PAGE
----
Summer work is nice if you can get it but you have get your application in as early as possible to then be told in late June that the summer school has been cancelled because of a lack of students and you are on your own in the worst time of year to get work. Try lining up 3 like I did this year and watch all of them get cancelled or have too many teachers. Try lining one of those up in January and be told in June that it's off. Or perhaps you line up 5 and none of them get cancelled so you have to pull out of four summer schools with four different companies and make enemies of them for life. And then have them share "information" about you with other employers in your city. OR you line up one and it doesn't get cancelled but you get dropped for the last two weeks because your contract never materialised, they have too many teachers and you are not a kiss arse who has bent over for them time and time again.

3. Racist students
Don't come to Spain if you're not white or you are Eastern European. Your students may or may not hate you personally but many do hate people like you. In all seriousness I have been deeply upset by the extraordinarily racist comments from Spanish students who only a few seconds earlier I had really liked and respected. I came very close to just shutting down racist tirades in my classes by saying "I just don't want to hear anymore racism this week".
"I hate black people, I hate Arabs, I hate the Chinese, I hate Latinos, I hate people from Andalucia" it just became upsetting. And that was supposedly educated sober people in the classroom at 10am on a Wednesday imagine what it's like in the streets on a saturday night. Asian countries have a reputation for racism (I know this is rightly deserved because I lived in one) but Spain can give them a real run for their money. Ask any Senegalese, Chinese or Latin American living in Spain. I'm not saying for a second that all or even most Spanish people are openly racist. But a very large number of them are and this I've heard from non-racist Spaniards. Even if you are white do you want to live somewhere where many people think nothing of using the N word to refer to black people? Where people think nothing of stretching their eyes back at Asians ? Where you could be a Chinese or Japanese American and assert clearly that you are American born and raised, to be told "No. You're not American, you're Chinese, look at your eyes".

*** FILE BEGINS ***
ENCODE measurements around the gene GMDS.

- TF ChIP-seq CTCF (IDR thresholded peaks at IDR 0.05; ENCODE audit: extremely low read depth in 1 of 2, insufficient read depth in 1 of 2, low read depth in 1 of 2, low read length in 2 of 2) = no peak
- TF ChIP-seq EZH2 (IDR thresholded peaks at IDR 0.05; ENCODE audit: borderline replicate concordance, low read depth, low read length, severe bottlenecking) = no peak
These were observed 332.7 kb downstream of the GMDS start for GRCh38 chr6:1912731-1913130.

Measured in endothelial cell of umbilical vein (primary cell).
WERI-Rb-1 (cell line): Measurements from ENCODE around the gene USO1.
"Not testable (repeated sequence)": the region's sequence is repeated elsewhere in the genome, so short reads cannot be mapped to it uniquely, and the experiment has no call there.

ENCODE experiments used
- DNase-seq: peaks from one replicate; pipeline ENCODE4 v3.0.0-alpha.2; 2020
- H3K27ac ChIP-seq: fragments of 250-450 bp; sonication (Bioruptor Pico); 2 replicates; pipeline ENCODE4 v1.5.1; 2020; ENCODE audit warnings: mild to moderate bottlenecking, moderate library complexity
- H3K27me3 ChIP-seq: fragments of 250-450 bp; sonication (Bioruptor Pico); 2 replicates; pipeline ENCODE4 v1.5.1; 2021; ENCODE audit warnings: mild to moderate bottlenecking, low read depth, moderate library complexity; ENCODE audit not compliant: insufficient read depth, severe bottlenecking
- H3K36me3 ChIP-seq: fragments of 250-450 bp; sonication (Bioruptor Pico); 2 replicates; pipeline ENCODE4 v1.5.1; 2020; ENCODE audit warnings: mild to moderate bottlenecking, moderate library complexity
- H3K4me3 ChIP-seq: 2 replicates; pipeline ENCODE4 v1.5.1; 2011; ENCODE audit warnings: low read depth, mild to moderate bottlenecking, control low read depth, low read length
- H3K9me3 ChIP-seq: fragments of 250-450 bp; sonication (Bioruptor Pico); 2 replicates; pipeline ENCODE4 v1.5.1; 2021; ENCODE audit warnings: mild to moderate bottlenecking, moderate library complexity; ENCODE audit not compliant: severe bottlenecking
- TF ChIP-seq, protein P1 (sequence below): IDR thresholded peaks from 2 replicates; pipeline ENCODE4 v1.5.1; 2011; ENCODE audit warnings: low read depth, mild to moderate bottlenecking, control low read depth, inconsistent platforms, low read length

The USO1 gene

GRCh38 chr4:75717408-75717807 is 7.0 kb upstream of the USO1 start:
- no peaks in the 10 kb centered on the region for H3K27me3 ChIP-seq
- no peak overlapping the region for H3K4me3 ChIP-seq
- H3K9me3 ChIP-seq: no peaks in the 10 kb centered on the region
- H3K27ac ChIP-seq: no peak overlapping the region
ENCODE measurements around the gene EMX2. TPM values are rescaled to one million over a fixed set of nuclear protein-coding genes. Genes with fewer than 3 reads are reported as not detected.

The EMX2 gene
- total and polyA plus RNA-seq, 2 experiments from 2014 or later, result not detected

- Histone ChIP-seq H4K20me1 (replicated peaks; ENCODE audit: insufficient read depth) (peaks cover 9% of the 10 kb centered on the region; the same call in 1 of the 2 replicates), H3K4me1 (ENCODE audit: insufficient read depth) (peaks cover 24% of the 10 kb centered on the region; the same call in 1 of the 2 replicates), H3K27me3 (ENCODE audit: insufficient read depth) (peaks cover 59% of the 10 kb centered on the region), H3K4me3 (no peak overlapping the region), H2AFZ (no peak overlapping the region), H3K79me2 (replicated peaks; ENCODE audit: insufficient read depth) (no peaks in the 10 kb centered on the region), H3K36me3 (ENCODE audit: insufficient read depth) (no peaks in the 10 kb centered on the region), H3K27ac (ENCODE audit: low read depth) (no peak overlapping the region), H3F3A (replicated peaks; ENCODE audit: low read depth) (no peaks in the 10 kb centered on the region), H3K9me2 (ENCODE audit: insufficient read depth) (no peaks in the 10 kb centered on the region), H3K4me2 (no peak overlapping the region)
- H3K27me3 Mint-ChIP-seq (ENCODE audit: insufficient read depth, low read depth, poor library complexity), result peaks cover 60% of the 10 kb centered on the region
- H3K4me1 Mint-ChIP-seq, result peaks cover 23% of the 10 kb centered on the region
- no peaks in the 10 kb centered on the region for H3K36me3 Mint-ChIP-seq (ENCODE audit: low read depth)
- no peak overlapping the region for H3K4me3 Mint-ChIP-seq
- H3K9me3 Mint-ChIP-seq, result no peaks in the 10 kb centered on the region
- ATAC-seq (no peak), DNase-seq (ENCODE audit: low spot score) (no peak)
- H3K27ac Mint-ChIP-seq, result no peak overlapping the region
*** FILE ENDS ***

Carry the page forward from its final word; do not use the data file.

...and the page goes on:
Don't agree? Type "Spain" and "racism" into any search engine.

I've heard all of these complaints before and some people turn around and say "It's just normal to not be paid for planning, marking or report writing" if you think that then you are part of the problem. I'm sorry! But you are part of the problem! I won't be browbeaten into thinking it's normal or fair when these companies make as much money as they do. How bad do things have to get before you turn on Spain? Is doing 50% of your job for nothing, being so poor you can't even have any kind of life outside working and buying the bare minimum of necessities and having 3 to 5 months of unpaid holidays a year not enough to make you see that you are being exploited? Everyone in ANY job should have the right to make enough money to live on. There are other options, there are better places to go. My advice to you is if you are thinking about coming here make sure you are ready for a really hard time. If you are already here, take a look at your life in this country and have a good think about whether it's time to turn on it, or turn your back on it. Even if you are doing pretty well maybe that could fall through very soon as has happened to other people I know here. And if you can do well here imagine how well you'll do in a better industry.
And we're kidding ourselves if we don't think the Brexit will make things even worse. But that's a separate point.
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Spelunker



Joined: 03 Nov 2013
Posts: 392

PostPosted: Mon Aug 22, 2016 2:58 pm    Post subject: re: insightful post... Reply with quote

Thanks for the post and I can see you put a lot of thought into it.